In January 2014 it was reported that India had become polio free, marking three years since its last reported case. This is a major success not only for India but also for global eradication efforts. The World Health Organisation (WHO) launched the Global Polio Eradication Initiative (GPEI) in 1988, when the poliovirus was endemic in 125 countries and when approximately 350,000 people were paralysed each year due to the disease. The Gates Foundation has been a key player in supporting the WHO initiative and in pushing forward global eradication efforts. Since GPEI began, it has saved about 10 million children from paralysis, and now there are only three countries where polio remains endemic: Nigeria, Pakistan and Afghanistan. The success of GPEI is evident in these numbers, and the route to this success is interesting in relation to other global development efforts. But in the three remaining endemic countries, there is a political and social battle being fought through polio eradication efforts: Vaccination workers are being attacked by Islamic militants who oppose the Westernisation of their countries.
Polio is an infectious, crippling and potentially fatal disease. There is no cure, but there are effective vaccines. Polio can occur at any age, but it is most prevalent in children under five. The disease is spread from person to person contact, and it first enters the body through the mouth but is spread through faeces. Accordingly, in communities with poor hygiene and unsatisfactory sanitation infrastructure, it can spread rapidly. One of the most difficult features of polio is that people infected with the poliovirus often experience no symptoms or signs of illness, so they carry the virus and infect many others; only after a considerable amount of time does polio become recognisable. This is why when one case of polio is identified in a region, the WHO considers it to be an epidemic. In 1952, Dr. Jonas Salk developed the first effective vaccine against polio, and in 1961 Albert Sabin further improved upon this by introducing an oral polio vaccine.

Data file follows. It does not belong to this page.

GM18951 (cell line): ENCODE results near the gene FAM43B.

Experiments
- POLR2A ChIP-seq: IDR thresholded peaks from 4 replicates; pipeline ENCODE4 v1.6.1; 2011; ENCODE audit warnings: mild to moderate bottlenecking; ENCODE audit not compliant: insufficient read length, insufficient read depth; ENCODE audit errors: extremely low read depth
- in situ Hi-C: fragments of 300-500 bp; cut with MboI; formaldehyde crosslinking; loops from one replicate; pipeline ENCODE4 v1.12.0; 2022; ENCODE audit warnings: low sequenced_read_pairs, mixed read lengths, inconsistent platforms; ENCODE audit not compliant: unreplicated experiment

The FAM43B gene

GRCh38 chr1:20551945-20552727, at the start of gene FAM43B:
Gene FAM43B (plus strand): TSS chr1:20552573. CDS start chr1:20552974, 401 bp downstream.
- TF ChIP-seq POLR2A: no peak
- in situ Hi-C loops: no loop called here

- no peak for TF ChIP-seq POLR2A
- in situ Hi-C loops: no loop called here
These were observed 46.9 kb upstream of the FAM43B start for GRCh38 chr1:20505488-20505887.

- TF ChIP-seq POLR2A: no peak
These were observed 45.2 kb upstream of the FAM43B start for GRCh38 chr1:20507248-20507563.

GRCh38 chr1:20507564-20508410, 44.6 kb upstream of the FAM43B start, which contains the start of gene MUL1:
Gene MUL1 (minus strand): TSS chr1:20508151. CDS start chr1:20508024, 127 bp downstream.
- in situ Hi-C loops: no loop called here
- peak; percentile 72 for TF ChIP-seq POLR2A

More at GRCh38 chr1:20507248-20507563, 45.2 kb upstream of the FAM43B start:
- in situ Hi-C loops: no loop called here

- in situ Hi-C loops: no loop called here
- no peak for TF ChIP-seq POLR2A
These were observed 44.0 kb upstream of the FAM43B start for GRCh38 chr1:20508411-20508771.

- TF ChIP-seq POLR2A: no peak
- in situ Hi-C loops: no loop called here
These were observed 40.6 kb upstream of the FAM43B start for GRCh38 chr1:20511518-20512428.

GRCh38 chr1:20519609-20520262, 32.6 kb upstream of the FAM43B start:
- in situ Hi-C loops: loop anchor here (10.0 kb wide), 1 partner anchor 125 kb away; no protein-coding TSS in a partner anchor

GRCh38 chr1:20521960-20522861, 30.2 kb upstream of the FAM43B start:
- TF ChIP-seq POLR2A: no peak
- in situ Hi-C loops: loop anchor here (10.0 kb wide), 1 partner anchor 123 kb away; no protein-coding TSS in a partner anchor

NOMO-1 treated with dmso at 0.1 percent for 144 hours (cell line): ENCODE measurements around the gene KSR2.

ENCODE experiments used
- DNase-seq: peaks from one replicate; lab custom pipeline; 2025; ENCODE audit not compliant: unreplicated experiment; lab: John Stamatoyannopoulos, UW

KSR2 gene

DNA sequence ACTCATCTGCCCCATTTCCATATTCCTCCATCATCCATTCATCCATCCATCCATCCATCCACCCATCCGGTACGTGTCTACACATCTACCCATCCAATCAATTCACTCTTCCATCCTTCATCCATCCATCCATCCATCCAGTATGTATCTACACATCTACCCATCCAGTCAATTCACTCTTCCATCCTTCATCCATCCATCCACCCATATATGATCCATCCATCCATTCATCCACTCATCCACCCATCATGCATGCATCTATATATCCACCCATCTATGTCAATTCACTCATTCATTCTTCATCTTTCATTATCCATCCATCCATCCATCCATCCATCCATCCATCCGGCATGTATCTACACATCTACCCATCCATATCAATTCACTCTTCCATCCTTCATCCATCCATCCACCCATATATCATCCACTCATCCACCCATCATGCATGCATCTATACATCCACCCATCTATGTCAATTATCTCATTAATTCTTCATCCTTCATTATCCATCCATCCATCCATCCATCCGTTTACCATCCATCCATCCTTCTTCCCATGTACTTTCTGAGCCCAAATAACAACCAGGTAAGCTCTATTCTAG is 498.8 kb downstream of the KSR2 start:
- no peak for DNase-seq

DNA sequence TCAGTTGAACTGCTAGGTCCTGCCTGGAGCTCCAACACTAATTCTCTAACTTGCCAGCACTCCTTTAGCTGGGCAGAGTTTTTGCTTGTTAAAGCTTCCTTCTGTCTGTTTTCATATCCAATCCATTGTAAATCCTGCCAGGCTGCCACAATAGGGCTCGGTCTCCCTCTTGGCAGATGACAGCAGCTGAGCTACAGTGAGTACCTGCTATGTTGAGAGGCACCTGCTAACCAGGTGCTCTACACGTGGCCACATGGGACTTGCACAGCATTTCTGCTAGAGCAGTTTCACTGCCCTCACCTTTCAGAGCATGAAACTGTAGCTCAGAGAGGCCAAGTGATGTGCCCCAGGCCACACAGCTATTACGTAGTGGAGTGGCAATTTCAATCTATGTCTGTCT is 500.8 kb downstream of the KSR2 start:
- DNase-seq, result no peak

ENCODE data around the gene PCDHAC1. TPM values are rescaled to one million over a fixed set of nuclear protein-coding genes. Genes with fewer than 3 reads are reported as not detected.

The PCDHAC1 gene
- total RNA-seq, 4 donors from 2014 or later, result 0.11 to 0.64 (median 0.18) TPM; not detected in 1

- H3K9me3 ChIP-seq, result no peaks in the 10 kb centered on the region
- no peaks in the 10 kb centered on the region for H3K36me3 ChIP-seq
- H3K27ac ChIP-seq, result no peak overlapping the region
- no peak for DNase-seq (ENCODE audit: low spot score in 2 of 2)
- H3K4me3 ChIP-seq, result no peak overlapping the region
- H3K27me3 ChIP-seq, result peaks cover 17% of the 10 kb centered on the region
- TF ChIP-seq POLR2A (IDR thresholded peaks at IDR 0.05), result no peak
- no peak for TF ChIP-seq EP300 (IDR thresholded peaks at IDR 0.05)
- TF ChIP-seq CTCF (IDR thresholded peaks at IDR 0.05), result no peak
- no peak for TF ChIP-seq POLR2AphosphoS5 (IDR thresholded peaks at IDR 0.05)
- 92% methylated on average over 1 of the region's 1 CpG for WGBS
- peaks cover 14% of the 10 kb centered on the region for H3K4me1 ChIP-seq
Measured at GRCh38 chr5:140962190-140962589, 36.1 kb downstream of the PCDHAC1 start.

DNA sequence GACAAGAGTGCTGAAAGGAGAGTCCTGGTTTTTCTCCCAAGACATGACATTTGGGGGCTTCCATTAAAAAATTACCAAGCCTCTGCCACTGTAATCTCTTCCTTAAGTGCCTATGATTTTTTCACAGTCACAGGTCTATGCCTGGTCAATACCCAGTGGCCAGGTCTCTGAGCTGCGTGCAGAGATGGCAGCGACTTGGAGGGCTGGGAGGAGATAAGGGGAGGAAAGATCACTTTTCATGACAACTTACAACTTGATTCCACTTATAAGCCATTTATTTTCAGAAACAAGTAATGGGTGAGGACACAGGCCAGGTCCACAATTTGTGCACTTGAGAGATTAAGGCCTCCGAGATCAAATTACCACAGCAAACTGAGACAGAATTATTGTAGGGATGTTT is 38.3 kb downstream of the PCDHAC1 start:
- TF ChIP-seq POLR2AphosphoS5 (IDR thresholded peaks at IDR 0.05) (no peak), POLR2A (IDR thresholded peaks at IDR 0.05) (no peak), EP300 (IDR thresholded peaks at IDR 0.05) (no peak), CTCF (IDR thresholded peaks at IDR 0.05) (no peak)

With the Millennium Development Goals due to expire in 2015, there is widespread debate about what the next phase of global development action should include and how these aims will be achieved. A movement has started in the World Health Assembly, which represents WHO members, to focus more global development efforts on extending immunisation programmes. This has become known as the decade of vaccines, which aims to achieve a ‘world free from vaccine-preventable diseases, with the full benefits of immunization reaching all people, regardless of who they are or where they live’. This movement relies heavily on the success of the polio eradication programme, showing how this programme is influencing future global initiatives.
Despite these positive developments relating to polio, there remain issues of concern—especially in Pakistan, where polio eradication efforts are being halted by attacks on vaccination workers and through the spreading of anti-vaccination propaganda. In January, suspected Taliban militants killed three medical workers who were administering polio vaccinations in Karachi. In addition, the city of Peshawar is ‘under assault by the Taliban,’ according to the Financial Times. The WHO announced last month that Peshawar is the ‘largest reservoir of endemic poliovirus in the world.’ The situation in Peshawar poses many challenges to eradicating polio not only because the region is still at great risk, with Afghanistan still considered endemic, but also due to the political tensions that vaccination schemes are being met with that are challenging the traditional—and effective—methods of combating the disease. It is important both that polio eradication efforts are accompanied by education and that local knowledge and norms are used to integrate the schemes into everyday life.
When considering this area within the wider context of sustainable development and of reducing global inequalities, a questions remains: Are there lessons to be learnt from the polio eradication effort? Although the eradication of one identified disease is comparably easier than other important global development challenges, it would be a mistake not to identify the positive lessons from this process. For example, in India local religious and community leaders were the key both to developing local support for vaccination centres and for persuading parents to vaccinate their children. The three elements of the plan outlined in the Polio Eradication and Endgame Strategic Plan 2013-2018 are fundamental to any development initiative. These elements are; one size does not fit all, technological innovation cannot overcome gaps in programme management and community engagement, and a combination of innovations tailored to the country context can deliver success in even the most challenging conditions. This focus on bottom-up leadership needs to be adopted within the post-2015 development strategy, by identifying local issues, initiating relevant solutions and integrating these positive changes into the cultural and social norms of the country or region, real sustainable progress can be achieved.
KATE O DONNELL